Starting a game at Notre Dame Stadium doesn’t mean just teeing the football up and booting it down the field. It means Fighting Irish students start a cheer that resonates throughout the stadium by the time the return man catches the ball. This year, it is a start for new faces among Notre Dame assistant coaches to show their talents to the rest of the college football world.
By Kevin Hunt
It’s one of the most underrated parts of the game. The third phase that determines the rest – special teams. Often times the kicking and return games provide more true game-changing moments than offense or defense can provide. Coach Mike Elston is Notre Dame’s key to getting these types of plays.
Head Coach Brian Kelly brought a slew of assistants from Cincinnati, including Elston, who will serve as defensive line coach along with being the Special Teams Coordinator. The Bearcats ranked higher than the Irish in three major special teams statistical categories last year: punt returns, kick returns and net punting. In terms of field position, these are what provide for winning teams when offense and defense fail. And with a new quarterback and a still unproven (and somewhat unknown) defense, Notre Dame needs Elston to bring a punch that’s more than special.
The Irish bring back a steady group of kickoff return men, accounting for all but three returns last year. Speedy sophomore Theo Riddick was the main threat, but only averaged 23 yards per return, good for 79th best in the nation. In Cincinnati, Elston was blessed with the talents of Mardy Gilyard, who ranked 11th in the country in both 2008 and 2009 as a kick returner (and is now a member of the St. Louis Rams).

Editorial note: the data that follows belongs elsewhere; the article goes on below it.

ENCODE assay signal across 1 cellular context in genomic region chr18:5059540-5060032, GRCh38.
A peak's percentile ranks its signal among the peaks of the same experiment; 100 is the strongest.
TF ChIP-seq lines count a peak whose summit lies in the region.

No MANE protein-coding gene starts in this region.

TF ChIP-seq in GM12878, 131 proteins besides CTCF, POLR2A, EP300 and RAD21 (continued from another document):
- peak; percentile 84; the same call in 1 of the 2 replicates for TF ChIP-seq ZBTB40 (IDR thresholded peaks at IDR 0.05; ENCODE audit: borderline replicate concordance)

Riddick has a similar build as Gilyard and, generally speaking, has even more speed. Improving on the 23 yards per return of a year ago will depend on Riddick’s maturation and Elston’s ability to teach Riddick the ways of the return man while also developing a solid blocking scheme ahead of the return. Based on presumed success of these two things alone, it’s not a stretch to say that Notre Dame should jump into the top 10 in the country in kickoff return average in 2010.
Notre Dame was 20th in the country with an average of nearly 13 yards per punt return last year, its highest special teams ranking. But that was in the hands of now-Seattle Seahawk (and late-night donut lover) Golden Tate, who provided nearly 20 yards per game in returns. One Irish problem is that, as of now, there’s no clear replacement for Tate for returning punts.
Wide receiver Michael Floyd may step into Tate’s spot (as return man and #1 receiver), but he’s had injury issues already and fear of another one from the extra contact in the return game could cause ND to shy away from using Floyd as anything but a wide out. Junior receiver John Goodman had a handful of punt returns last year, averaging just over 11 yards per return. The title of punt returner might be coupled with being the #2 wide receiver, a competition likely coming down to Goodman and senior Duval Kamara.
Obviously there’s even more to special teams than this, but these are the areas that involve field position, which will be a huge part of Notre Dame football this season. Mike Elston isn’t a name that’s known to everyone in the country right now. But don’t be surprised to see a story on an NBC Fighting Irish pre-game show that features the talents and success of Elston’s special teams units in both Cincinnati and, now, in South Bend. It starts with the first time they tee it up this year.
This is the second in a nine-week preview leading up to Notre Dame football’s season opener against Purdue. Read the first part by clicking here.Follow paulmbanks